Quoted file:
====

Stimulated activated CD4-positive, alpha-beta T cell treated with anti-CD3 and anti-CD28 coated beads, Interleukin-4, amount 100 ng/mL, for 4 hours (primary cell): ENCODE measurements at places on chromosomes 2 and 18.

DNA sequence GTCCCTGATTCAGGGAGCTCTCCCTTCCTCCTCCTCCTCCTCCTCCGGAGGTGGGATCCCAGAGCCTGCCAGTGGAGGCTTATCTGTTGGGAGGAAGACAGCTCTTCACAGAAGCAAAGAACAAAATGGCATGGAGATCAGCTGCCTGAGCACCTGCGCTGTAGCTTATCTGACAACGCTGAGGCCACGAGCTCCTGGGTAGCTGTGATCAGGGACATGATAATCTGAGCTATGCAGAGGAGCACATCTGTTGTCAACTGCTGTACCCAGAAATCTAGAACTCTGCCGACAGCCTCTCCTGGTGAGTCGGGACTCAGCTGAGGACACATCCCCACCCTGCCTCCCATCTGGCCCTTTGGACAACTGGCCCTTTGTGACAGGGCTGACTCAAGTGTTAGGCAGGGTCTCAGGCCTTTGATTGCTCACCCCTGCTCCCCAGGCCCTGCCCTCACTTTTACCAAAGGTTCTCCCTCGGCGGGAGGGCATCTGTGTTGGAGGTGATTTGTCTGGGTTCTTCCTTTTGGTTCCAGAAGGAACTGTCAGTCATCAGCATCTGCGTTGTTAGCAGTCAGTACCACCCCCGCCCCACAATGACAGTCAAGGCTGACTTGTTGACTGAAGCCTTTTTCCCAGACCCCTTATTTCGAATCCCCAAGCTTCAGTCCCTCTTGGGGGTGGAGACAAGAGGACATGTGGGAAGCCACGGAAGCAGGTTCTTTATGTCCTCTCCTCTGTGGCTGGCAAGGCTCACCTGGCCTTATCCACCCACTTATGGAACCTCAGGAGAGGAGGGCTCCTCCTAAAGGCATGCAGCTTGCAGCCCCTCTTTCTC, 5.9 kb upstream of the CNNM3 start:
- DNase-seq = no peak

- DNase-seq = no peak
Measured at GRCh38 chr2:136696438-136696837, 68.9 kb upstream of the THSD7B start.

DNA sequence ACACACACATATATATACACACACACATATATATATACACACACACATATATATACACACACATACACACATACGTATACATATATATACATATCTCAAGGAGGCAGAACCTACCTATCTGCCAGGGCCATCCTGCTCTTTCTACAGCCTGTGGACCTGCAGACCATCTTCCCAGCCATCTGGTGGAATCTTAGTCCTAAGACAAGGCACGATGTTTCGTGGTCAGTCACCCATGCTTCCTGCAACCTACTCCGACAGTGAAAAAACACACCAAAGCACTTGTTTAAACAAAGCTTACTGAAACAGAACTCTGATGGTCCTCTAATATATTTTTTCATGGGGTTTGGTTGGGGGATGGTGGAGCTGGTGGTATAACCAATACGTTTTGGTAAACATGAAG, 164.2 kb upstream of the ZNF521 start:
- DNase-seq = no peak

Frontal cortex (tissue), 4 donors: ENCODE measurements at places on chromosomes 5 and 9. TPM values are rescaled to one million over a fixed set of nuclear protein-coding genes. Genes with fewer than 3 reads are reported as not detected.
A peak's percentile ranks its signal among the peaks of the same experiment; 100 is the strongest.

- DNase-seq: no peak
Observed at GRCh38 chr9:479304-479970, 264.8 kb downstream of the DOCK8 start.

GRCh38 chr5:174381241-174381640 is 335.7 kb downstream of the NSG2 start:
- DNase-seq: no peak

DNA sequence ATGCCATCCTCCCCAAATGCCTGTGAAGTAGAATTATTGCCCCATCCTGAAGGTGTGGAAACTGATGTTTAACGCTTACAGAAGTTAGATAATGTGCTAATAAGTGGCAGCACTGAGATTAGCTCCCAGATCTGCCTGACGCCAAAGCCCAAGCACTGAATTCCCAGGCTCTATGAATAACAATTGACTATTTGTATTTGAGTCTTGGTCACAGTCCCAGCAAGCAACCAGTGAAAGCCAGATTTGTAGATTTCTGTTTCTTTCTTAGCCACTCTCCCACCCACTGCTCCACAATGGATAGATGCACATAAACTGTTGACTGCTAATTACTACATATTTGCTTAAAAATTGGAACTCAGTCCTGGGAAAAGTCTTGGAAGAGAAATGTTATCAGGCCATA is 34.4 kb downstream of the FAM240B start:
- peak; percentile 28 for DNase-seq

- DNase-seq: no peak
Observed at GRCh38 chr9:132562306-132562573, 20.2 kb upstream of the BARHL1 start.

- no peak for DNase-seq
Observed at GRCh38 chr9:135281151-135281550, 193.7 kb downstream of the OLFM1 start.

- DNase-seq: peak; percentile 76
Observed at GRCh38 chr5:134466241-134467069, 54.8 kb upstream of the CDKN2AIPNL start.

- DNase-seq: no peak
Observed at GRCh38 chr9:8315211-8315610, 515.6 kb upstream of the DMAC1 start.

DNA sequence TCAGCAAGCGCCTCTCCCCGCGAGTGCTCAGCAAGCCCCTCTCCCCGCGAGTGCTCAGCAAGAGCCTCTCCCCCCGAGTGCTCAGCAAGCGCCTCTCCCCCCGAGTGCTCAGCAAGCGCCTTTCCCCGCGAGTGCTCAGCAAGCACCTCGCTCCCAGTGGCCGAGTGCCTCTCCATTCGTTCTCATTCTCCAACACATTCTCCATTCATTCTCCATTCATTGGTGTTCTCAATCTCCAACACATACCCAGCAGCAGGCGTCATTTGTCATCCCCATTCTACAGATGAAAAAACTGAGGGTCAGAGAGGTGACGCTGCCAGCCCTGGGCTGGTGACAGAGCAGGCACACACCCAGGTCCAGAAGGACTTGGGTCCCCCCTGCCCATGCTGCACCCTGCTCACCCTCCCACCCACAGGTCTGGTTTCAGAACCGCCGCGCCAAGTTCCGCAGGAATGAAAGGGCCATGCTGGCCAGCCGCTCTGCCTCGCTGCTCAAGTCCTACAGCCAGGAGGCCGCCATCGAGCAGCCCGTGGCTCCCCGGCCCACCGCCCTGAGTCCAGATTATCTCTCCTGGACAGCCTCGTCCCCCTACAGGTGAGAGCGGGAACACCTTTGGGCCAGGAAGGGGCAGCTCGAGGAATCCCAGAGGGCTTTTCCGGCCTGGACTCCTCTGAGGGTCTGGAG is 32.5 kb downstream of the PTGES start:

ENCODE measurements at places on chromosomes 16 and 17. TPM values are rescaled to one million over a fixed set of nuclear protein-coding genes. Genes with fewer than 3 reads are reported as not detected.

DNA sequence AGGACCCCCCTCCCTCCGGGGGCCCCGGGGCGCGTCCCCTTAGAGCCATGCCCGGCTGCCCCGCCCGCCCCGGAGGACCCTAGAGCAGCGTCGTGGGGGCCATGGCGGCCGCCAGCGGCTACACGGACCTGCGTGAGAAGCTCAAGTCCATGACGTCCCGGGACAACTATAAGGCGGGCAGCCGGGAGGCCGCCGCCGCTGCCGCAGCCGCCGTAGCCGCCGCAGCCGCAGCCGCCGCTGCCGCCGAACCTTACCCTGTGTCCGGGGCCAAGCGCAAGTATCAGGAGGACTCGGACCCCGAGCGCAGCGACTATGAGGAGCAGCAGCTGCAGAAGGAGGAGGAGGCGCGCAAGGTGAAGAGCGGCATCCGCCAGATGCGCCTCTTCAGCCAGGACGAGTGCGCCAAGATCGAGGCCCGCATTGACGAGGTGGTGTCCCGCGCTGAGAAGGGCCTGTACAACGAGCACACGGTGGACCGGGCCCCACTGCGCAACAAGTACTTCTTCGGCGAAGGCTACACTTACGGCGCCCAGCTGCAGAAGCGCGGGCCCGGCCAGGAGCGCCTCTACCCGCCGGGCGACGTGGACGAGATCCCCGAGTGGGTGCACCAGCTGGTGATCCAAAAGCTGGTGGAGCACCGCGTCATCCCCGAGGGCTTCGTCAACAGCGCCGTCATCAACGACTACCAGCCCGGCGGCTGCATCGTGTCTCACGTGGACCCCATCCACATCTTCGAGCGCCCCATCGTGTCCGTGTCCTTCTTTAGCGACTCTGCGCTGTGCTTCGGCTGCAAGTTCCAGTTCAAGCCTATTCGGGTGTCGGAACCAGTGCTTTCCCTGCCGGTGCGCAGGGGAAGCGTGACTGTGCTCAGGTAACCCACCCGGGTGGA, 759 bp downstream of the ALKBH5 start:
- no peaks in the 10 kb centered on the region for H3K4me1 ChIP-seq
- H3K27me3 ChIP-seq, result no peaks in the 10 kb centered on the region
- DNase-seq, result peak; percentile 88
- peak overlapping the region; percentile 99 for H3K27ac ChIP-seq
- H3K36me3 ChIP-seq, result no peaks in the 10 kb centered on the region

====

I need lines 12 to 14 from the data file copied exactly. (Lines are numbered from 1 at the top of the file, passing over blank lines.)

GRCh38 chr5:174381241-174381640 is 335.7 kb downstream of the NSG2 start:
- DNase-seq: no peak

DNA sequence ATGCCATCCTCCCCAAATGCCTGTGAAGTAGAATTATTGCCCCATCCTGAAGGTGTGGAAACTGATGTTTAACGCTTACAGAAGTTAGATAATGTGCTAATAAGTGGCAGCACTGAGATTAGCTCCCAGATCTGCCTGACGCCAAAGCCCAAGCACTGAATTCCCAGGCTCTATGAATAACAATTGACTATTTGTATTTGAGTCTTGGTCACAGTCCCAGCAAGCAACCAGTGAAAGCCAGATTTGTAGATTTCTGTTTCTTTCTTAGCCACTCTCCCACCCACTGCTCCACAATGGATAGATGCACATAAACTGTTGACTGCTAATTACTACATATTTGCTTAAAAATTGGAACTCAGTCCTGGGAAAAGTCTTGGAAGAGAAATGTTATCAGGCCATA is 34.4 kb downstream of the FAM240B start: